I had two very separate trains of thought that aren’t incredibly expandable, but I feel like this works with the book so far as it has quite a few time skips and Lorde kind of blends moments and memories.
First, I was thinking about the applicability of Lorde’s experience, especially in the context of American Girl dolls. Now this may seem weird but bear with me. I grew up with the stories of girls that grew up in the depression era, during World War 2, and so many other periods of American history. As I was reading I kept thinking about how authentic of an experience Lorde is describing, yet there is only one black doll in the entire storied collection and her books are about her growing up in the north in 1855, so a very unique experience, but not as universally applicable as many of the other dolls. I wonder why there are only three people of color in the collections, and even then their stories are told as uniquely their problems. Where are the stories about the little black girl growing up during the depression and World War 2 in Harlem? And where are the dolls for the girls who read the story and identify with it?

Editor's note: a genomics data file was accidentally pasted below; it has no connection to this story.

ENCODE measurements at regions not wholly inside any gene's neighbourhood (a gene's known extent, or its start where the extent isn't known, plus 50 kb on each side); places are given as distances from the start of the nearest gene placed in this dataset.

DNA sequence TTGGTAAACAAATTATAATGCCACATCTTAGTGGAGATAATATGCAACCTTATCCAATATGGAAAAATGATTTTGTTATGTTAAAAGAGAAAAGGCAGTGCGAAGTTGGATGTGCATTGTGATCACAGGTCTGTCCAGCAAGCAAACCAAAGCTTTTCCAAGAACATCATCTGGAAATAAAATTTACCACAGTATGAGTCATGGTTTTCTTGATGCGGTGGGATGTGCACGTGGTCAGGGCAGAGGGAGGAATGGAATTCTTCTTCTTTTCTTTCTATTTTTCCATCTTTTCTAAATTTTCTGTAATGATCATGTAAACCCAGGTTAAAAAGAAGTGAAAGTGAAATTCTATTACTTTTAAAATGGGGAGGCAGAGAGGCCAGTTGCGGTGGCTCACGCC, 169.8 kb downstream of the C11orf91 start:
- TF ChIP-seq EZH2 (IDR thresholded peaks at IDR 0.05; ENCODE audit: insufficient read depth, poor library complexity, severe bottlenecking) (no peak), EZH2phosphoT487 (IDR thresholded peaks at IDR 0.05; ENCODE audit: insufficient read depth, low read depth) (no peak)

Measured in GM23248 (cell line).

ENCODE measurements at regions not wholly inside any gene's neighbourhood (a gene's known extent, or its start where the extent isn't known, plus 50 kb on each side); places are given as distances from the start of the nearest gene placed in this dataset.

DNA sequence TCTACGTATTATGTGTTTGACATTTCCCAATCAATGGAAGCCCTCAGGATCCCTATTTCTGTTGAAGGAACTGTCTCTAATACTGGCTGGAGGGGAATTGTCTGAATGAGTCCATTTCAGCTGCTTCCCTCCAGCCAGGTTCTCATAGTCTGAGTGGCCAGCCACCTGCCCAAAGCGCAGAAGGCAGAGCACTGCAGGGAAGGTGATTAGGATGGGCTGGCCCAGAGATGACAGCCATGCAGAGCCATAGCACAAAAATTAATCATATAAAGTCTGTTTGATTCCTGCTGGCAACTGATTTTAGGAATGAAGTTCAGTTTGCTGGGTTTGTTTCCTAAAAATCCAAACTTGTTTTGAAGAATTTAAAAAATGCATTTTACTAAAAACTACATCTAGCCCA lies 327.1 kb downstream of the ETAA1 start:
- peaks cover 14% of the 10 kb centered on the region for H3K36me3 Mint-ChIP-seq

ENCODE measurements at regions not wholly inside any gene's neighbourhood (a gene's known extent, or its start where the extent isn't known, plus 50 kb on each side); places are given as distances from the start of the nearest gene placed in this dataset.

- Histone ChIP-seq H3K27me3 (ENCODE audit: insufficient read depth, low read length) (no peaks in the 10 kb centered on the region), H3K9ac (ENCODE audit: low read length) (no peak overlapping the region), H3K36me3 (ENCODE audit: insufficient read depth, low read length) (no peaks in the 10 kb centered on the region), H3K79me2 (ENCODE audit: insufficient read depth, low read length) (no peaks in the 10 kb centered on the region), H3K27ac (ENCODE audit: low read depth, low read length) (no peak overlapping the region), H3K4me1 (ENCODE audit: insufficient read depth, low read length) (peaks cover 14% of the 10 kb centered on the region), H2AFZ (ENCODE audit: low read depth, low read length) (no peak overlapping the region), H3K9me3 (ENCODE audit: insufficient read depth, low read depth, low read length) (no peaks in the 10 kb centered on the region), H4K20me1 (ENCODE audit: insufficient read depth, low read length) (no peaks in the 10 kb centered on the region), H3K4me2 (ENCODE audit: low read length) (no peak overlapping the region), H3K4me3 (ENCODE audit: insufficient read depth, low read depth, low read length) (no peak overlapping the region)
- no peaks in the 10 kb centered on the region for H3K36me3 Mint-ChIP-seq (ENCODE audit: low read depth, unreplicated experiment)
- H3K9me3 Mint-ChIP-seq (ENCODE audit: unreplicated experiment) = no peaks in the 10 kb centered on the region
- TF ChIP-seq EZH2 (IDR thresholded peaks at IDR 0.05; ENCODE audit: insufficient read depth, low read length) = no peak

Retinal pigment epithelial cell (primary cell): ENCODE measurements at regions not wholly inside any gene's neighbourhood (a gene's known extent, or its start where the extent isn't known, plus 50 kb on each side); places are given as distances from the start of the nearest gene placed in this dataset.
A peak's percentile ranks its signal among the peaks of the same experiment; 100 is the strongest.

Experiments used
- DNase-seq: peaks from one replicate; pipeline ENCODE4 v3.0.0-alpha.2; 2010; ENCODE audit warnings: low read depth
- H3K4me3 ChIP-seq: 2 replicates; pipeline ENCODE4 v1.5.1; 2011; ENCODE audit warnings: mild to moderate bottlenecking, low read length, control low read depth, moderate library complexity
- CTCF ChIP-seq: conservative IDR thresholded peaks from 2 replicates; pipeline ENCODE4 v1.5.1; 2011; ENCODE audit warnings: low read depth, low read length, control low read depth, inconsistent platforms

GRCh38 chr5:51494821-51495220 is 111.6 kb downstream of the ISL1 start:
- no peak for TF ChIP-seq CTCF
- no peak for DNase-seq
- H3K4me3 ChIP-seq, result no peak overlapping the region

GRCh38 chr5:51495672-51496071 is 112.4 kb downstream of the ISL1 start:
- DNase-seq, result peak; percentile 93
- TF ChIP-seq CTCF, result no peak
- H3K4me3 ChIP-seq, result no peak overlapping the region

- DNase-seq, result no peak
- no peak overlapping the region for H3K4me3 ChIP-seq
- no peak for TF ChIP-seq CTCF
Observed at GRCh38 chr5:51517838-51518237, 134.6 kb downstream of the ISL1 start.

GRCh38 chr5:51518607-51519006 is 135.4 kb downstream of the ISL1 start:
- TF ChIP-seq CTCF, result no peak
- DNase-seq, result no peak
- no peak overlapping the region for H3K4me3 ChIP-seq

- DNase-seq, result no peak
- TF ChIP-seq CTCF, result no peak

Lastly is the idea that Lorde speaks about her mother with such great respect and admiration. I am kind of shocked about this, as my mother used a few similar methods of raising me. Obviously in a different time, but spanking, fear, and control were similar themes nonetheless. These tactics caused me to harbor a resentment towards her, even though I respected what she went through to get where she was in her life, especially raising my siblings and me. Despite this I have noticed things that I do that are similar to her. I fear some of these moments as they are often things I grew to hate, but knowing that happens with strict mothers, I was consciously looking for signs of this in the reading. I noticed it in the last chapter when she is talking about the dinners in her father’s office, and the savoring of moments, not the food. Then thinking back, she does the same thing with her mother in bed on Saturday mornings. Something Lorde looks up to her mother for is her ability to find the beauty in even the smallest things. I suspect that as we go forward in our readings Audre will grow more and more like her mother
Do you think that the experience Lorde is describing is a story that would be something girls 8+ could enjoy? (I may eat my words later in the book if it becomes more sexual) I feel a connection to my own childhood, growing up reading and getting in trouble for staying up late, do you?
Just like the question raised during Giovanni’s room, do you think that you have come to possess traits you respect your parents for? Do you think that traits like these are only noticed in ourselves if we cared to think about them in our parents at an earlier age?